Is it time for Britain to get out of Europe?

This is the question increasingly being asked, not just among Tory grandees in Westminster, but right across the country. The discussion is not only taking place among politicians but in pubs and clubs where everyone can have their say.

Rise of UKIP

Ever since UKIP’s remarkable wins in the Council Elections at the beginning of May this year, the question of our relationship with Europe has been high on the political agenda.

But it is also a topic of conversation among all sections of the population – especially in those areas where there are large numbers of immigrants from Eastern Europe whose children present language problems for local schools and a variety of pressures on the health and welfare services.

The sudden rise of the United Kingdom Independence Party as a fourth party in British politics has rocked the political establishment in all three major parties, causing significant disturbance on the Tory back benches in the Commons.

The media have had a field day speculating on whether or not David Cameron’s promise of a 2017 referendum will satisfy the Euro-sceptics. Will he be able to renegotiate Britain’s position in Europe? Will this be enough to woo back disaffected voters? The PM knows perfectly well that given the present mood in the nation, if the British people were given the choice of an in-out vote now, the result is likely to be a resounding OUT!

Eurozone troubles

There is no simple reason for the rising anti-European mood in the nation. Of course, there are elements of our long tradition of mild xenophobia resulting from our island status and our general mistrust of all things across the Channel. We have a sense of satisfaction in seeing the troubles the Eurozone nations have got themselves into by trying to turn a common-law currency agreement into a full-scale political marriage. We are glad to have stayed out of the Euro club.

The motives behind the Europeanizers have only slowly become apparent and this is what really disturbs British people. We feel cheated by our politicians for whom traditionally we have had a high regard. We don’t expect them to be liars and deceivers.

Yet this is what we have discovered they were back in the 1970s when they sold us the European idea on the grounds that we were entering a trade agreement with other European nations which would benefit our economy. It is only recently we have discovered that their intention right from the beginning was to create a single European super state and hand over our sovereignty to foreigners!

Trust of politicians

Trust in politicians has reached an all-time low, not only in Britain, but throughout Europe, where there is increasing unease in countries with high unemployment, rising levels of poverty and threats of national bankruptcy. The troubles in Europe increased the clamour in Britain for independence.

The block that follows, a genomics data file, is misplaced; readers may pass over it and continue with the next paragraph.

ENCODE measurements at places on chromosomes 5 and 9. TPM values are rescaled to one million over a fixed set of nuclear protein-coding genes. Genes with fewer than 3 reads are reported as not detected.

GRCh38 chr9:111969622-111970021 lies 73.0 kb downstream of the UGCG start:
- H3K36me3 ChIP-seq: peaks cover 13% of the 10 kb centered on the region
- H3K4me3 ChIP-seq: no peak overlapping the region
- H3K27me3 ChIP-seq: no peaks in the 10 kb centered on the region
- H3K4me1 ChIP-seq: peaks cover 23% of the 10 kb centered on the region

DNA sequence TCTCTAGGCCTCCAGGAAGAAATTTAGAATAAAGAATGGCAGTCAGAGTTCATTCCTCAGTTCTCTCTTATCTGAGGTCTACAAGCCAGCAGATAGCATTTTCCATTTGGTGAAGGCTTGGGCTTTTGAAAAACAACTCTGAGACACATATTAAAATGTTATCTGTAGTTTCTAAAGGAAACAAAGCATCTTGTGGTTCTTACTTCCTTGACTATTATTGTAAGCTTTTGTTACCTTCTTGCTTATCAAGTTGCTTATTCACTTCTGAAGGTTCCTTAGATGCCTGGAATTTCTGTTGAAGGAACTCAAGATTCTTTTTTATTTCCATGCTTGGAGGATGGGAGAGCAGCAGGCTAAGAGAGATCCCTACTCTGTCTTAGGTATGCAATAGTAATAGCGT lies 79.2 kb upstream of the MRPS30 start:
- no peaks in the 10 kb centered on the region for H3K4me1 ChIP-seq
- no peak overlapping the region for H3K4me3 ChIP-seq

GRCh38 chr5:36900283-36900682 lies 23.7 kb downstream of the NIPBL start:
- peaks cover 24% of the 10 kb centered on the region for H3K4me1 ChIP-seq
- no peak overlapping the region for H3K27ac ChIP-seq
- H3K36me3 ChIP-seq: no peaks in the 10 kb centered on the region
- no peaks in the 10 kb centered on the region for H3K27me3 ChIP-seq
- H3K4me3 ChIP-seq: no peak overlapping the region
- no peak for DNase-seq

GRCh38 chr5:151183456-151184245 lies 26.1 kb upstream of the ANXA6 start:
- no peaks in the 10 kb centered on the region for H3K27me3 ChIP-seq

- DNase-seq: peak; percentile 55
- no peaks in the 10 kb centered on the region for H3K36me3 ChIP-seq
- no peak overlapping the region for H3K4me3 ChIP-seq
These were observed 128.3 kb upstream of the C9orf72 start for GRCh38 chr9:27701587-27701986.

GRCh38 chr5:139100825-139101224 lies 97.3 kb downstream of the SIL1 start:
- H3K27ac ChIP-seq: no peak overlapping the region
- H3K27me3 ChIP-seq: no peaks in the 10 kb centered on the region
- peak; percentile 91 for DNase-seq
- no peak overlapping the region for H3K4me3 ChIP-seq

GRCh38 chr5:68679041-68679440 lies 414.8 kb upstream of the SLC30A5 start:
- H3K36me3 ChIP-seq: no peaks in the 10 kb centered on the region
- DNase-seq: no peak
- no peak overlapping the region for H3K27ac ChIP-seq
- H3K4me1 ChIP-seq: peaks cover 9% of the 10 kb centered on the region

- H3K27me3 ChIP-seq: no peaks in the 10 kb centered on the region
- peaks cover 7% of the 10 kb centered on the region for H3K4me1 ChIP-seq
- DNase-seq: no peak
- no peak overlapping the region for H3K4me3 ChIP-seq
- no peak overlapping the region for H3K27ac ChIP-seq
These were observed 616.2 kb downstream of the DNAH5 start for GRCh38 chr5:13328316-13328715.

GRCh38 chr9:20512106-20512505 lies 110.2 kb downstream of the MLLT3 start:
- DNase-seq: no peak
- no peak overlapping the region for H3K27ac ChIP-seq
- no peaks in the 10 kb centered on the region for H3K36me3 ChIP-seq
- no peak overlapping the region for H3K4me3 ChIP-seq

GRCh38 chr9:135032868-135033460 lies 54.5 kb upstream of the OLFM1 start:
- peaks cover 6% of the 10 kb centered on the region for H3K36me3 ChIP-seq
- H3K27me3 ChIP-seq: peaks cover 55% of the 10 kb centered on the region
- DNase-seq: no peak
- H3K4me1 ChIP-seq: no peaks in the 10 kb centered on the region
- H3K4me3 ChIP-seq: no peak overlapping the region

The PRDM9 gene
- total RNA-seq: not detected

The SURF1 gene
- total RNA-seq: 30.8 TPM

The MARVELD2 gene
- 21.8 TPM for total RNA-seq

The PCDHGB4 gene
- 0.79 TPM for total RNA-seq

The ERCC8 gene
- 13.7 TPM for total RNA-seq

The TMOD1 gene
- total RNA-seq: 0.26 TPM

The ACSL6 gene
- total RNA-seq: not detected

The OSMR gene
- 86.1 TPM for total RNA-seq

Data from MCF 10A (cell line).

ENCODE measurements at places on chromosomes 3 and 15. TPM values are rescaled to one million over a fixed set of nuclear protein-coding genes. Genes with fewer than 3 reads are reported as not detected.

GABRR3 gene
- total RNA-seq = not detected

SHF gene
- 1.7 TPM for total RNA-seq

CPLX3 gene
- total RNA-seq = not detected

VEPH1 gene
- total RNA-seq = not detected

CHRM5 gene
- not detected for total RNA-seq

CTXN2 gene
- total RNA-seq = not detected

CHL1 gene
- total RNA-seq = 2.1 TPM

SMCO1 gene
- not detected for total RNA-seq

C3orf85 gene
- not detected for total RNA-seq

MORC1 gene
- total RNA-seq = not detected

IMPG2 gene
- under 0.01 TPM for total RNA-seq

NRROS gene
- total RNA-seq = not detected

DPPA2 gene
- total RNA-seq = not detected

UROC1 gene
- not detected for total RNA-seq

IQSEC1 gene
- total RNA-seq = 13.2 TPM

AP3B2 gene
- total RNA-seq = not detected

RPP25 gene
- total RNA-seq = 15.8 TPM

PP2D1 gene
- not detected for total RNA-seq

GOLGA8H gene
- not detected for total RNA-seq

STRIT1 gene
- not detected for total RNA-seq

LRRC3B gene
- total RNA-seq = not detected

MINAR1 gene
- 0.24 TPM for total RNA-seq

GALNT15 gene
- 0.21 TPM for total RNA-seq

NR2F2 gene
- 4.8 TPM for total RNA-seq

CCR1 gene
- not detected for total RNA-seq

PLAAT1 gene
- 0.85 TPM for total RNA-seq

We are happy for a close trading relationship but we do not wish to be bound by all the rules and regulations of the EU that override our own courts of justice, prevent us from deporting unwanted foreigners, even stop us fishing in the seas around our own coastline.

British character

But there is a price to independence. There has to be a sense of national unity and confidence of purpose. Britain has had this in the past when we were a great trading nation. But the vast demographic and cultural changes that have taken place have changed all that. Immigration, the Cultural Revolution and the Technological Revolution of the past 50 years have had a profound effect upon the nation.

The whole character of Britain has changed. The older generation can hardly recognise the British character they knew in their youth. In those days the nation not only had a sense of purpose but a common faith.   It was their faith in God that brought them through five horrendous years of war and the struggle to rebuild the nation after years of destruction.

GRANDPARENTS! Teach our youngsters the faith of your youth that got Britain through the war years  

Those who have lived through the war years and the years of austerity in the post-war period have a vital role to play if a national referendum decides to break our links with the EU. 

We have a whole generation of children and young people who know nothing of the Christian faith that is the heritage of this nation. In many families, their parents also have no clear understanding of Christianity and only a vague awareness of the existence of God.

Yet there is evidence from all over the country of a growing awareness among young people that there is something wrong in the nation and this is leading to a search for truth and for a different set of values.

This could indicate a major turning point in the nation but much depends upon the older generation and their ability to share their faith with their grandchildren. It is not sufficient to know that something is wrong. We have to know how to fix it!

Now is the time for grandparents to recover the faith and conviction that characterised their youth and communicate a living faith to their grandchildren.  Research shows that children often find it easier to confide in their grandparents than their parents.  For teenagers it is cool to have grandparents, whereas parents can sometimes be an embarrassment!

If Britain is to enter into a new period with a new independence and a new sense of purpose, much depends upon the ability of the older generation to share their experience, their values and their faith.

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